• 250:1 workstation to desktop support technician is what I have seen typically in K12. But I have heard cases of 600:1…yikes! In comparison, a typical corporate enterprise would have a 25-50:1 ratio.
  • Flexible desktop virtualization & cloud computing will save costs down the road while providing teachers content for engaging educational technology.
  • Technology departments should be one of the models for 21st century learning. We need to empower our users to be constant learners, collaborators, and innovators.
  • Majority of tech support tickets are user errors. I have even been told up to 80% by other technology administrators.
  • The more we open our technology infrastructure to our users, the more important digital citizenship becomes a key component.
  • When offering technology professional development, remember The Boiling Frog Syndrome metaphor.
  • It is possible for a teacher to run the technology infrastructure of a school. I know many teachers who take on this role.
  • Provide technology tools and avenues to empower users to share information and collaborate.
  • The skill of patience is a necessity when supporting diverse groups of users. Don’t make assumptions about technology use, there are diverse experiences and attitudes towards technology.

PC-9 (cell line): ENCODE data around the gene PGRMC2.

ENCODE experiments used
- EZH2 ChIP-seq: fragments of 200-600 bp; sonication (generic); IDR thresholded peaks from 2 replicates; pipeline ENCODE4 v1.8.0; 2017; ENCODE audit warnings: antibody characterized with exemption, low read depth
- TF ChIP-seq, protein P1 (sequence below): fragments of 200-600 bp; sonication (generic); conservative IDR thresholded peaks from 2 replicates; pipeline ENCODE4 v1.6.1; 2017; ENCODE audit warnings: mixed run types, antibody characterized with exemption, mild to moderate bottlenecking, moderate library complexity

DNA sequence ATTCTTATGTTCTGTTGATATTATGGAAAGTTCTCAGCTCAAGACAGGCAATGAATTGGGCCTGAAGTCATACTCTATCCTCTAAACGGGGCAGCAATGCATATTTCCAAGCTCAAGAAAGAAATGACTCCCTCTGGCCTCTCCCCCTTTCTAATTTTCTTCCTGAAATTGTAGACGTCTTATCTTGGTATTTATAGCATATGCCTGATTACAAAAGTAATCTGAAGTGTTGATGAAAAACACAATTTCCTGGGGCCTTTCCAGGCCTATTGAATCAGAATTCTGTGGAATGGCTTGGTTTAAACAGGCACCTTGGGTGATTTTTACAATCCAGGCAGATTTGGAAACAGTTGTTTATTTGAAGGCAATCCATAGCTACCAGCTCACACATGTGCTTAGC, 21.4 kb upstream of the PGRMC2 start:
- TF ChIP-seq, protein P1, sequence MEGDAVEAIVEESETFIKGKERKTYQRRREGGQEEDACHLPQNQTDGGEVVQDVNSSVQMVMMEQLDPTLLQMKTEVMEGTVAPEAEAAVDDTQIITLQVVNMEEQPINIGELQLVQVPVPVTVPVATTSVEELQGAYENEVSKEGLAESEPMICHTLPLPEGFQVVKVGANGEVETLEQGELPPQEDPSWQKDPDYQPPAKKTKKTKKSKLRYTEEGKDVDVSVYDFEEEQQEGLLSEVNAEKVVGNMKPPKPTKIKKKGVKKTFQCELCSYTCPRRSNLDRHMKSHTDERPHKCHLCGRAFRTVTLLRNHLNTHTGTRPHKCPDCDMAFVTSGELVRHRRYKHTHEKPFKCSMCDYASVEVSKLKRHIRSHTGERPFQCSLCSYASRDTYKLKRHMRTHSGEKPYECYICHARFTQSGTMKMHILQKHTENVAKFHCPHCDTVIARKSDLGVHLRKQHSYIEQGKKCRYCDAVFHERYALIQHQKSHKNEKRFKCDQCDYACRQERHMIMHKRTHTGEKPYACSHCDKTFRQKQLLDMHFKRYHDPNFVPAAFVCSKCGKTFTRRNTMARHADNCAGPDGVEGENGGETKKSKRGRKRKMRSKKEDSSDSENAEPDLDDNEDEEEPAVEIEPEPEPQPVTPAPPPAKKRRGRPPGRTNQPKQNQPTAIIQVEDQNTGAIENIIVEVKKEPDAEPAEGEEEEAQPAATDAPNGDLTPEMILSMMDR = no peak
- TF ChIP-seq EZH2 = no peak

• Implementing changes in technology requires thorough planning and strategy when dealing with such a diverse user base.
  • Even when you are confident that change in technology is better in the long the run, there tends to be a resistance to change that dampers the process. One needs to be build a thick skin when making school-wide technology changes. Keep pushing forward and try to win the few resistors over.
  • Not all users will read your first email or update, differentiate how you disseminate technology changes to the staff.
  • Tech support is a thankless job.
  • When users are not hollering, is it safe to assume there are no tech support issues? “All Quiet in the Western Front” or should tech support be worried that it is too quiet.
  • “I didn’t get the email” = “you didn’t read the email”
  1. Jon C
    July 4, 2010 at 8:39 am